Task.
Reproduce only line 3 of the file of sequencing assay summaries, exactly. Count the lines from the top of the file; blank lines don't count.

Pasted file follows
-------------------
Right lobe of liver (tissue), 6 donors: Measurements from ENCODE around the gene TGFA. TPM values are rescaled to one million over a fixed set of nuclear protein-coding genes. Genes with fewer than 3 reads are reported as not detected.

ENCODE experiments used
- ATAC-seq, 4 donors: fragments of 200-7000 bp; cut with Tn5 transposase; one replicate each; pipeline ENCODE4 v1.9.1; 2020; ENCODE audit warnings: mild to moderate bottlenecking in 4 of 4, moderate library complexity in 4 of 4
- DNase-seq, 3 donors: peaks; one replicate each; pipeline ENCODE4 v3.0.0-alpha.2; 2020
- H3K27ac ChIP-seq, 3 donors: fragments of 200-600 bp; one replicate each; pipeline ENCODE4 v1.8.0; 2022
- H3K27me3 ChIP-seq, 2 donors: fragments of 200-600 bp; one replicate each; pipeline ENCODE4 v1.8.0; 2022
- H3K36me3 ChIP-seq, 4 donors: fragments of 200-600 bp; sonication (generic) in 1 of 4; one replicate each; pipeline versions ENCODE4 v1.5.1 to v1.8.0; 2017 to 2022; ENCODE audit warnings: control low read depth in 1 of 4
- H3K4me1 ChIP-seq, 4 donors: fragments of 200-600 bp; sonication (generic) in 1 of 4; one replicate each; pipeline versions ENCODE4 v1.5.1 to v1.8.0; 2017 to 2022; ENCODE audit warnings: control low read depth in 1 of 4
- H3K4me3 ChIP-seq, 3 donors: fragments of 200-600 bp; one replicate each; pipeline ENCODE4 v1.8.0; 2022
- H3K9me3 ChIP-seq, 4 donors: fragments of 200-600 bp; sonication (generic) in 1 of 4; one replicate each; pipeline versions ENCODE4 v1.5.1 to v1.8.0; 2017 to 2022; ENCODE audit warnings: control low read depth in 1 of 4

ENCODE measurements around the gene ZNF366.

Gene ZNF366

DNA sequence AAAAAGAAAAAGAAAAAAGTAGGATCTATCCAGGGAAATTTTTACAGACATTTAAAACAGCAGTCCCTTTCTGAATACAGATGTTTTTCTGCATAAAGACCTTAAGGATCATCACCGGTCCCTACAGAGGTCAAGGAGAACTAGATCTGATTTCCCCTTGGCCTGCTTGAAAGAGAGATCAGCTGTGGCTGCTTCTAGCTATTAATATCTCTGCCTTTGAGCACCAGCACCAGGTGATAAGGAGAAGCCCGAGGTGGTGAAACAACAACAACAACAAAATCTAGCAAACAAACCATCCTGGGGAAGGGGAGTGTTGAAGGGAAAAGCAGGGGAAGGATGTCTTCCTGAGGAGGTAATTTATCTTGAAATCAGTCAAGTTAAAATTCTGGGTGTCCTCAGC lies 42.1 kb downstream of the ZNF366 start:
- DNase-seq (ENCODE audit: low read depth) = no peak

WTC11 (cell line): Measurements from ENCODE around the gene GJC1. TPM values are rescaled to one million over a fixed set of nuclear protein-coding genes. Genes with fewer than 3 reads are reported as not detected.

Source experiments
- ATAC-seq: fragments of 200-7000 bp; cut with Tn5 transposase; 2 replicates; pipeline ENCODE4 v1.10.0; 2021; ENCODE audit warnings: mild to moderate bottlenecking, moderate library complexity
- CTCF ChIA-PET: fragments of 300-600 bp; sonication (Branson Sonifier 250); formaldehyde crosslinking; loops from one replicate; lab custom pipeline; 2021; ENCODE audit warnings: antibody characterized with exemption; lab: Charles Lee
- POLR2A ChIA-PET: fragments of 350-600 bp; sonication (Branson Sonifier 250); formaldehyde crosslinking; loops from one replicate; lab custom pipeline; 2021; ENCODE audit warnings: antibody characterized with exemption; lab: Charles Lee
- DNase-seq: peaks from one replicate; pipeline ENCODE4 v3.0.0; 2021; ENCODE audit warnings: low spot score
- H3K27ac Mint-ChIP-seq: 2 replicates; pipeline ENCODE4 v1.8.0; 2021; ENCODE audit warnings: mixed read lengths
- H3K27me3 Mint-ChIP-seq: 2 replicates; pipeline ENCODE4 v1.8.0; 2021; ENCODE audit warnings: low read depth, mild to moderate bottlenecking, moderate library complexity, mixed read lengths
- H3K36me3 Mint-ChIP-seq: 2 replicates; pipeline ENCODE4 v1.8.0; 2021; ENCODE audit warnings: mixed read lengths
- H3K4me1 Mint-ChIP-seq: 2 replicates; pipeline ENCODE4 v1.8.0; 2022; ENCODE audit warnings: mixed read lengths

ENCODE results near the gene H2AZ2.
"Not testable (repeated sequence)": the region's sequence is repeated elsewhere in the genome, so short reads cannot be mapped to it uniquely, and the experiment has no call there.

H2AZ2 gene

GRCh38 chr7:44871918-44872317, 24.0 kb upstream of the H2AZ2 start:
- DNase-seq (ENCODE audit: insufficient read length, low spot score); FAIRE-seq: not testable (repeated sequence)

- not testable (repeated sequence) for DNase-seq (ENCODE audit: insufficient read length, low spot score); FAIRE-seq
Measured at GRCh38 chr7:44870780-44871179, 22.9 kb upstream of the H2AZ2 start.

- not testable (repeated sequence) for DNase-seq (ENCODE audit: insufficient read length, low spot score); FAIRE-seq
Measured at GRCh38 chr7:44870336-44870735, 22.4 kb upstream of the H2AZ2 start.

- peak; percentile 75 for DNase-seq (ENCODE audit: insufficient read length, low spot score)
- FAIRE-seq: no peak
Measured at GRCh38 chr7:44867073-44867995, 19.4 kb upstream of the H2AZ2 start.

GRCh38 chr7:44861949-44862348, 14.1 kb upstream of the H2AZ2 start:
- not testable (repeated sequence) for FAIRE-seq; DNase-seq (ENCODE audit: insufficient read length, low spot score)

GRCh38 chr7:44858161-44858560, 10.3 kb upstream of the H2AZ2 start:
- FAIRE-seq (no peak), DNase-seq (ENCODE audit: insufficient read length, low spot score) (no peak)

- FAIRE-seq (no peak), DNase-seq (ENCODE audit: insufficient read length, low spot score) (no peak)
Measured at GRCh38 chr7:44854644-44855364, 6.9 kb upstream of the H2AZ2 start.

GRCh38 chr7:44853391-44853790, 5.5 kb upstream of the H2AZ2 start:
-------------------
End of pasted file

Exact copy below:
- ATAC-seq, 4 donors: fragments of 200-7000 bp; cut with Tn5 transposase; one replicate each; pipeline ENCODE4 v1.9.1; 2020; ENCODE audit warnings: mild to moderate bottlenecking in 4 of 4, moderate library complexity in 4 of 4